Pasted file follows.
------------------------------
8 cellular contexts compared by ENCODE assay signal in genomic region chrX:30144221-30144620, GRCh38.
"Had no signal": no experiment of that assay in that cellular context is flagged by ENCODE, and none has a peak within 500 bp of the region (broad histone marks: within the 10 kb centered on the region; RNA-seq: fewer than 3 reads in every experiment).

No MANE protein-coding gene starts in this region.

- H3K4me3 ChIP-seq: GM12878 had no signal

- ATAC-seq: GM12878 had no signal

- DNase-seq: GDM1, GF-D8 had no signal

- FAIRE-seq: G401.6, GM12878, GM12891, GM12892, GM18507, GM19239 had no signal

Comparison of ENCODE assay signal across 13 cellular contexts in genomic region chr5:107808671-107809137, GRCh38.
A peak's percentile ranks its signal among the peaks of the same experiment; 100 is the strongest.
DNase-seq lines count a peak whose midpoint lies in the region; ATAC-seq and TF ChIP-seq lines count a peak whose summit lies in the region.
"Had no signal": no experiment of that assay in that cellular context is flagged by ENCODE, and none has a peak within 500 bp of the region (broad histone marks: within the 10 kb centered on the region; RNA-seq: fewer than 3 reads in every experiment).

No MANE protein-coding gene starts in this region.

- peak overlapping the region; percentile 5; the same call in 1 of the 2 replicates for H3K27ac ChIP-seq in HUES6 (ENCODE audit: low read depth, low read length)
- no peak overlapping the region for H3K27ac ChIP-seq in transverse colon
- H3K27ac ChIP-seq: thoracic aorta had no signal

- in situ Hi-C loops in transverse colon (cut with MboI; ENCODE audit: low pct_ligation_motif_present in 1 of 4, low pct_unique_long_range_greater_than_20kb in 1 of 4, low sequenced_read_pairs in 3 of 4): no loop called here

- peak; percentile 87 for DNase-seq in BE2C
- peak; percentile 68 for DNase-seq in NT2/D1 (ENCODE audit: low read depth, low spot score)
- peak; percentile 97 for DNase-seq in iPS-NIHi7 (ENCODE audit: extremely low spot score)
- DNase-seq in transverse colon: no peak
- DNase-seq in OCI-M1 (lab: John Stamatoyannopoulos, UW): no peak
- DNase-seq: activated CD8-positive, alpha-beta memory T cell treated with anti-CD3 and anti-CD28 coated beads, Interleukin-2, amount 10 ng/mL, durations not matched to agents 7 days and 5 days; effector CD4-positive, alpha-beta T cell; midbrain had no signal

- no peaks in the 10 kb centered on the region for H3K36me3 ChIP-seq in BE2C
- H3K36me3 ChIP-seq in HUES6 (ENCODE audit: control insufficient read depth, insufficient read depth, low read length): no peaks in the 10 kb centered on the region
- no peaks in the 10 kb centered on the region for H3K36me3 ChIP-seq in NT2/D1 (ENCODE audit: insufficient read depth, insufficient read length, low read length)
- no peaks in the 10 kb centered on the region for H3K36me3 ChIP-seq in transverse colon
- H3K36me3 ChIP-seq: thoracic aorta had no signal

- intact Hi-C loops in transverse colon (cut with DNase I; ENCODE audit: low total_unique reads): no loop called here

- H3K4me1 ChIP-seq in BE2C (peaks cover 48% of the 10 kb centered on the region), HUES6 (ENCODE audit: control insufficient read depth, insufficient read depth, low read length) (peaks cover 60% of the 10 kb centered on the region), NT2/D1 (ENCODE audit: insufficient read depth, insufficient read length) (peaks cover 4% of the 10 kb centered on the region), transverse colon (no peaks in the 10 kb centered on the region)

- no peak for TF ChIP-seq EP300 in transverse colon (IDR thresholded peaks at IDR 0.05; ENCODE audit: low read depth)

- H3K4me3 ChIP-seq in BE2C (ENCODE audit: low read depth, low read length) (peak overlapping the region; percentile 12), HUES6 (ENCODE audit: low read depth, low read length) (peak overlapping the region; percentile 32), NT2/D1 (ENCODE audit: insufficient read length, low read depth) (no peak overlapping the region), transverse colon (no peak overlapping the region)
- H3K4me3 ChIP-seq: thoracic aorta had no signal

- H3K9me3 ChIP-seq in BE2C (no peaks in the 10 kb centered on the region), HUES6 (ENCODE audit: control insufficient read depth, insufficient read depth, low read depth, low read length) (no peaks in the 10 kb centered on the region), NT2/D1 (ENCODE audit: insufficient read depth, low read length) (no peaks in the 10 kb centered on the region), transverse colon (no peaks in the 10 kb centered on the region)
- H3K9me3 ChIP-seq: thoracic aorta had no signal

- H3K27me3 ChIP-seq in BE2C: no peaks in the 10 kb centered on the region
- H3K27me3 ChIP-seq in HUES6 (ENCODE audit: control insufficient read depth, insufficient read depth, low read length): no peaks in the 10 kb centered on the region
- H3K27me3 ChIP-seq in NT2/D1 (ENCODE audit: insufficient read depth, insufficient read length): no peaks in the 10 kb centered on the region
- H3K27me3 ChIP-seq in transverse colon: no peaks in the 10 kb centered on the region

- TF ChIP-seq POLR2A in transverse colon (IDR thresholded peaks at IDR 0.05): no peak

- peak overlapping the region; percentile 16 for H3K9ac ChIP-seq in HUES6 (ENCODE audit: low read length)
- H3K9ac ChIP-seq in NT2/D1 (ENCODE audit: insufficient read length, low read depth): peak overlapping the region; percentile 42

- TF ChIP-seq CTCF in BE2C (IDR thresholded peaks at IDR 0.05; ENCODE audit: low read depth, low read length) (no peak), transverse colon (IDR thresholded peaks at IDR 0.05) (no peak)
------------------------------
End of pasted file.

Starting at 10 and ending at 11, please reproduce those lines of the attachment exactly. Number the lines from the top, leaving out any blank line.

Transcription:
DNase-seq lines count a peak whose midpoint lies in the region; ATAC-seq and TF ChIP-seq lines count a peak whose summit lies in the region.
"Had no signal": no experiment of that assay in that cellular context is flagged by ENCODE, and none has a peak within 500 bp of the region (broad histone marks: within the 10 kb centered on the region; RNA-seq: fewer than 3 reads in every experiment).